Fine manuscript plan of seventeenth century Maastricht

By Anonymous, 1655 

Plan de Mastricht.

Europe Low Countries
  • Author: Anonymous
  • Publication date: c1655
  • Physical description: Manuscript plan in pen and ink, with wash colour, watermark of bunch of grapes in a double circle with letters.
  • Dimensions: (image) 355 by 455mm (14 by 18 inches).
  • Inventory reference: 12633

Notes

The present and succeeding map show the Limburg town of Maastricht, where the Treaty of European Union was signed on 7 February 1992.

Due to the town’s strategic position straddling the river Maas, it has been under the control of not only the Dutch, but also the Spanish (1579–1632), and the French (1673–1678; 1748; and 1794–1815). Each subsequent conquest leading to the construction of ever greater fortifications.

This turbulent history, together with its close proximity to both the German and Belgium, amply demonstrates the fluid nature of the nation state within Europe. Even after the French occupation ended in 1815, when Limburg and Maastricht were integrated into the Netherlands, Maastricht retained a distinctly non-Dutch appearance and outlook, a flavour it keeps to this day. In fact it was only the presence of the Dutch garrison stationed in Maastricht, who remained loyal to the Dutch crown during the Belgium Revolution of 1830, that the city did not secede along with the other southern states to form the independent Kingdom of Belgium.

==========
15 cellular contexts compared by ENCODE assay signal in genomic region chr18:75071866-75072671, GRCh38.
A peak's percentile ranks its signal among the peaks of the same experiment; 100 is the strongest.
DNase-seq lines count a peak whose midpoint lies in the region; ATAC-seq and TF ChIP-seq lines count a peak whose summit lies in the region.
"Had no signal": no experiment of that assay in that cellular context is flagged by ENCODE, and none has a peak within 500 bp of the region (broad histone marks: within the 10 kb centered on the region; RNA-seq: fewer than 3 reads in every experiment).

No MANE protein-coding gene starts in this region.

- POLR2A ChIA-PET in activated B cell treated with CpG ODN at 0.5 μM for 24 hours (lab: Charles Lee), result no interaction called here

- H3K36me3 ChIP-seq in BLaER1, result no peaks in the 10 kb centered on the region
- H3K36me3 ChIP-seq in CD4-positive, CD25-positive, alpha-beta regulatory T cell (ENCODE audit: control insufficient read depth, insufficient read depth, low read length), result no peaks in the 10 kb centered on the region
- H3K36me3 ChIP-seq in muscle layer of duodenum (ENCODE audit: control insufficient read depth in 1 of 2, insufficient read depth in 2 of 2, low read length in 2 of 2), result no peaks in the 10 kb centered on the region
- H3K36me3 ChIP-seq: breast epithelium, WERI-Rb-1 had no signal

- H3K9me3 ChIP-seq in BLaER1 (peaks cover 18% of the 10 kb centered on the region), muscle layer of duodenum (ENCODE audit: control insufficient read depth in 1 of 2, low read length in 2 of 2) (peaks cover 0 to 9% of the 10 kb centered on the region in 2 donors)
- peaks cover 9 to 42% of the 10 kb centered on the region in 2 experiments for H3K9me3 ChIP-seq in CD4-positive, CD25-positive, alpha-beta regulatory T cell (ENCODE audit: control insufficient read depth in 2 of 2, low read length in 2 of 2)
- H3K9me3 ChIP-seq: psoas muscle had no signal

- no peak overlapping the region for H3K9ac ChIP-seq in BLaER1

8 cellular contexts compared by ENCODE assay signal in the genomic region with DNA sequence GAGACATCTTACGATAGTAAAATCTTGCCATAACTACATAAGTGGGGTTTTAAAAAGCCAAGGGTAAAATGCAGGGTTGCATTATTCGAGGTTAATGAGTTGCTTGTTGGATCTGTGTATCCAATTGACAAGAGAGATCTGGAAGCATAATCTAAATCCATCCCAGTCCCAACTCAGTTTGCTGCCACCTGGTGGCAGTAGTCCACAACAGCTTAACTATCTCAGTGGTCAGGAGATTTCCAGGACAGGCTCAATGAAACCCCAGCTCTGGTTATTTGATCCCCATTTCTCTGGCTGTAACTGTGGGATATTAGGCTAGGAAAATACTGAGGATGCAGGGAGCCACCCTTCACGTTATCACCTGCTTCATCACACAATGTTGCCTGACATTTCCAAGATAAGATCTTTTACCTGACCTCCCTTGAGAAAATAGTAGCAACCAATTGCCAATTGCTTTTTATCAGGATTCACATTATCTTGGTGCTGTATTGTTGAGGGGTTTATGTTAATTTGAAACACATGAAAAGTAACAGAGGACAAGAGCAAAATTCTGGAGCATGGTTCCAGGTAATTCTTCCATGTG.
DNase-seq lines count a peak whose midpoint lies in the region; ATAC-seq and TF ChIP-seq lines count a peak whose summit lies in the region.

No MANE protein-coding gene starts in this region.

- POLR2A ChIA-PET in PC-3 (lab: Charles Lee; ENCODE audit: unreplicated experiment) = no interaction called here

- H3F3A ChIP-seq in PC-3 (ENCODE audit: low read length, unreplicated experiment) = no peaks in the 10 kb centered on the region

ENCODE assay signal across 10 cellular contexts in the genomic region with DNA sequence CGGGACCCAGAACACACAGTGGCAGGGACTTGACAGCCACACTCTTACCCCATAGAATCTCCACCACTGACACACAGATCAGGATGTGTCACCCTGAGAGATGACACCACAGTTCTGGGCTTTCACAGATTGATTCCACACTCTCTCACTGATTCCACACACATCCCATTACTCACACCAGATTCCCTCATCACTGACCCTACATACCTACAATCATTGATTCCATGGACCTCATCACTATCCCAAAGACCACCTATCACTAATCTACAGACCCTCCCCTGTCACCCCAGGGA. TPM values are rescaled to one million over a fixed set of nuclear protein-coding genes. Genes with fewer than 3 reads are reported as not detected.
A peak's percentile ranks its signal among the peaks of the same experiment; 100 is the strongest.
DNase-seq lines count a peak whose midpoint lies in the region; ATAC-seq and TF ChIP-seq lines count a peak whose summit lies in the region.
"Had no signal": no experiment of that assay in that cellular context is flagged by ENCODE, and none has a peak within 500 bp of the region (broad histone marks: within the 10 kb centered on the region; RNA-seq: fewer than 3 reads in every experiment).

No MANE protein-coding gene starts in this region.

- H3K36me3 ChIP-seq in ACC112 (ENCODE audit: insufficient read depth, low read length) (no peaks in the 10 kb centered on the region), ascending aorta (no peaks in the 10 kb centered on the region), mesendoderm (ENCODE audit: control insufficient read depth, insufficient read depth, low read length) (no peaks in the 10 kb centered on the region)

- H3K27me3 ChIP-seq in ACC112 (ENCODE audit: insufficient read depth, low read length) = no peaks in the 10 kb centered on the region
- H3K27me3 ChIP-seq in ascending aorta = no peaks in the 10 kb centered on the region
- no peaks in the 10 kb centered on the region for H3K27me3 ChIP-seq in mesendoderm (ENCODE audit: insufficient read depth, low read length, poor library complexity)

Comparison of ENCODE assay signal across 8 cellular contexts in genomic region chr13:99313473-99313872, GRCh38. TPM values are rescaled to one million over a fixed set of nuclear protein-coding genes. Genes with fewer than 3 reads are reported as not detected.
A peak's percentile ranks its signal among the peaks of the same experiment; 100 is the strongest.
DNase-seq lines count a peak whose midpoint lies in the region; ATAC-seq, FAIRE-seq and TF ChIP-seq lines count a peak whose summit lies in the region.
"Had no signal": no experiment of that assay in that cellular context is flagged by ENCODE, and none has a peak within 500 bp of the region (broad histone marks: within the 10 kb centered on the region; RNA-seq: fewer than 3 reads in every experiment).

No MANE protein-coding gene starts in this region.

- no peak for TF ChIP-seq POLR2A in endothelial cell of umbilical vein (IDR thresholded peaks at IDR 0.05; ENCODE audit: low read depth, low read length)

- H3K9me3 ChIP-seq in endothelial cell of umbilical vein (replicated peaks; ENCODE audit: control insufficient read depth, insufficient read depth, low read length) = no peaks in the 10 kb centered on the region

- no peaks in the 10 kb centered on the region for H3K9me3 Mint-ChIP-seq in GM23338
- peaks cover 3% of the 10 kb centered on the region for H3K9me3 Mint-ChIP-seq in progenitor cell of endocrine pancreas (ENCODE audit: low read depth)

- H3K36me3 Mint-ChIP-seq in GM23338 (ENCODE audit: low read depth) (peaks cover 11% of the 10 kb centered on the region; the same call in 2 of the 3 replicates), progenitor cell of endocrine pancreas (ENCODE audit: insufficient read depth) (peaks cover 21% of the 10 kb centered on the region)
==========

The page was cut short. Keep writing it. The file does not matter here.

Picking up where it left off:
Maastriicht’s final occupation came at the hands of the Nazis, who controlled the town between 1940 and 1944. The horrors of that conflict would become the catalyst for the forming of the European Economic Community in 1957, and hence the European Union, when the then member states signed the Maastricht Treaty.

This French plan depicts the battlements and ramparts of mid seventeenth century Maastricht. Although is not dated the paper does bear a watermark of a bunch of grapes surrounded by a double circle with letters, which can be dated to around 1655.